Mental health meets magical fiction: How To Stop Time book review
Ever imagined what it would be like to be alive for centuries? For Tom Hazard – it’s all he’s ever known.
You see, he may look like an ordinary 41 year old, but he’s actually been alive since the year 1581. He’s travelled all over the world and seen it change, crossing paths with key historical figures including the likes of Sir William Shakespeare. But now, working as a history teacher in London, his condition has become a dull reality, and he craves an ordinary life.
His struggle is understandable. The Albatros Society (made up of other people like him) controls him like a puppet, making him change his identity every eight years in order to stay alive. And, under no circumstances, must he ever fall in love.
How To Stop Time is a heart-warming and thought provoking novel about how it can take a lifetime to truly learn how to live. It’s simultaneously heartbreaking, dealing with such raw and painful emotions, as it is wonderfully uplifting and inspiring.
It would appear there’s no ends to Haig’s romantic and vivid imagination, and the seamless transitions between the past and the present day are a tribute to his skills as a storyteller.
From the lively market streets of Elizabethan England, to the glitz and glam of the Parisian jazz bar where Tom met F Scott Fitzgerald, Haig’s use of historic details engulfs the senses, fully immersing you in previous centuries. My favourite part of the novel was the blossoming love story between Tom and Rose in the late 1500s. No word of a lie, it made my heart burst and I absolutely adored this extract:
And she placed the lute beside her on the bed and kissed me and I closed my eyes and the rest of the world faded. There was nothing else. Nothing but her. She was the stars and the heavens and the oceans.
SWOON. Heart officially burst.
However, Haig doesn’t gloss over the painful details that Tom saw first-hand either. The witch hunts. The plague. The wars. There’s no denying it, they were important chapters of history and, rightly so, they feature heavily in the book. Difficult reading at times? Yep, but all vital to Tom’s story.
Ah Tom. I love his character and I think you will too. Haig writes in a way that makes you root for Tom from the very first page, somehow allowing us to empathise about a condition that we will never be able to experience.
But, like every fictional character, Tom has his downsides. Constantly worrying about the past and future, the inability to see what’s right in front of him, the fear of letting anyone get even slightly close to him. Personality traits that can all be experienced by someone with a mental illness. When I went through depression, I experienced similar feelings to Tom, and I find it so refreshing that Haig is spreading awareness through How To Stop Time. It’s the perfect book to give those who haven’t suffered an insight into mental illness.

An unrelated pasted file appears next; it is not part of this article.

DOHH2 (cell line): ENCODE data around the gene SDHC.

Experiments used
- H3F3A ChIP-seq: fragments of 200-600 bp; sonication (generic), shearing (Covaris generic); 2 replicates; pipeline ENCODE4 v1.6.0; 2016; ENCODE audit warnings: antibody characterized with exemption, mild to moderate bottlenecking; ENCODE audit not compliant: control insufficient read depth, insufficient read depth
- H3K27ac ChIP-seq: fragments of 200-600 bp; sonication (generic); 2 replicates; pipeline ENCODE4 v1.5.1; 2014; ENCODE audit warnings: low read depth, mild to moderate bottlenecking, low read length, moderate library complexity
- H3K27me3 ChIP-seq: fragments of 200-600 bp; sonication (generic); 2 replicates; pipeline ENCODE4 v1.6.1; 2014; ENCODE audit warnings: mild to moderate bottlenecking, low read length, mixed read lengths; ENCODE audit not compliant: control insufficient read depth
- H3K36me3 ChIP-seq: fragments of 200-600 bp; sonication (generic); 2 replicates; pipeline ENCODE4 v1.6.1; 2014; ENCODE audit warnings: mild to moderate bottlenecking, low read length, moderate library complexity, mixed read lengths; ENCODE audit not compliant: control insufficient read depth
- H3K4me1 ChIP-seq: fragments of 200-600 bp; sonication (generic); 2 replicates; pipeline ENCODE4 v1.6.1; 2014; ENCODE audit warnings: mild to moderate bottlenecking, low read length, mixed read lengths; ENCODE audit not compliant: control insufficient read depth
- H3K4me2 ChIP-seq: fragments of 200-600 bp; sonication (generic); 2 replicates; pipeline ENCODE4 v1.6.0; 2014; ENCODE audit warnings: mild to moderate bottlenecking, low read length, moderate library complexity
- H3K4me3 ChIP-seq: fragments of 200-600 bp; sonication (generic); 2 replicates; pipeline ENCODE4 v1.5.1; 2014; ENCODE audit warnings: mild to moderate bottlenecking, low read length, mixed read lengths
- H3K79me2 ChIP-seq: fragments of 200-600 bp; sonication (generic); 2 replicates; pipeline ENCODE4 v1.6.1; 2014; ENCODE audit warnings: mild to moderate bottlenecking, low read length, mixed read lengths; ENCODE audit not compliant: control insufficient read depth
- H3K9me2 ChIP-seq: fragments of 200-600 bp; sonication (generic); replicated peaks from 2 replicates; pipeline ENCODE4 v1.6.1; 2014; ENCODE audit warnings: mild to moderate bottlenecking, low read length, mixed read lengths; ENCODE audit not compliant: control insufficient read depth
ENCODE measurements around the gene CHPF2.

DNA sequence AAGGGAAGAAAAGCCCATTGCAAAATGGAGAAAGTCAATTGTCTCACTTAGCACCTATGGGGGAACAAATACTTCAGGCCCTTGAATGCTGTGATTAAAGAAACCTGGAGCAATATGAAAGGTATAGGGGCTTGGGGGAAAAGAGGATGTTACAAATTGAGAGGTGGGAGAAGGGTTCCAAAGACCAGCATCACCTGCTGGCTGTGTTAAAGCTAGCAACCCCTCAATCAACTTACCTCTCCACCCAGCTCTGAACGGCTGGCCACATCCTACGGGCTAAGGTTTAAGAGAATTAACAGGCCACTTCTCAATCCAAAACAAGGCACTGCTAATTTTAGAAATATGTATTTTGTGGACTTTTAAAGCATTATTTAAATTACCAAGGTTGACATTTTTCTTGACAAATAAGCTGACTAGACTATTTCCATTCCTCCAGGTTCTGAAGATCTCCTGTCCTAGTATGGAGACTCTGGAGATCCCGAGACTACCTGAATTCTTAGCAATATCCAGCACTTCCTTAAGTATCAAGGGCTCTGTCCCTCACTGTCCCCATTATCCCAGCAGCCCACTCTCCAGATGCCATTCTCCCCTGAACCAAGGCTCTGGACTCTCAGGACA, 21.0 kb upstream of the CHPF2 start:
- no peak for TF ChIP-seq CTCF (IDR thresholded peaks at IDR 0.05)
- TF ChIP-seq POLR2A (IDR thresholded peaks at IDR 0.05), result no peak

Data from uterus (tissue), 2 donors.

Haig gets the complexity of human emotions. The light and dark. The intensity of the dark, how it can seem so overbearing that living with it becomes normal. But then when the light comes, you need to hold on to it, savour it, seek out – because those are the moments worth living for.
Honestly, explaining to someone about your mental health issues is the hardest thing in the world, and to me, this book beautifully tells the tale of someone riddled with anxiety and depression, exactly how he feels and exactly how he comes over it.
When I say Haig gets it, I mean he gets it. Mental health – the inexplicable pain of feeling like you’re stuck in your own body. But also, the freedom of learning to let go of your struggles – the weight off your shoulders you never knew you had. I think that can be proven in my favourite quote towards the end of the book:
And, just as it only takes a moment to die, it only takes a moment to live. You just close your eyes and let every futile fear slip away. And then, in this new state, free from fear, you ask yourself: who am I? If I could live without doubt what would I do? If I could be kind without the fear of being fucked over? If I could love without fear of being hurt? If I could taste the sweetness of today without thinking of how I will miss that taste tomorrow? If I could not fear the passing of time and the people it would steal? Yes. What would I do? Who would I care for? What battle would I fight? Which paths would I step down? What joys would I allow myself? What internal mysteries would I solve? How, in short, would I live?
How To Stop Time has inspired me and I would love to know the books that inspire you. What would you recommend?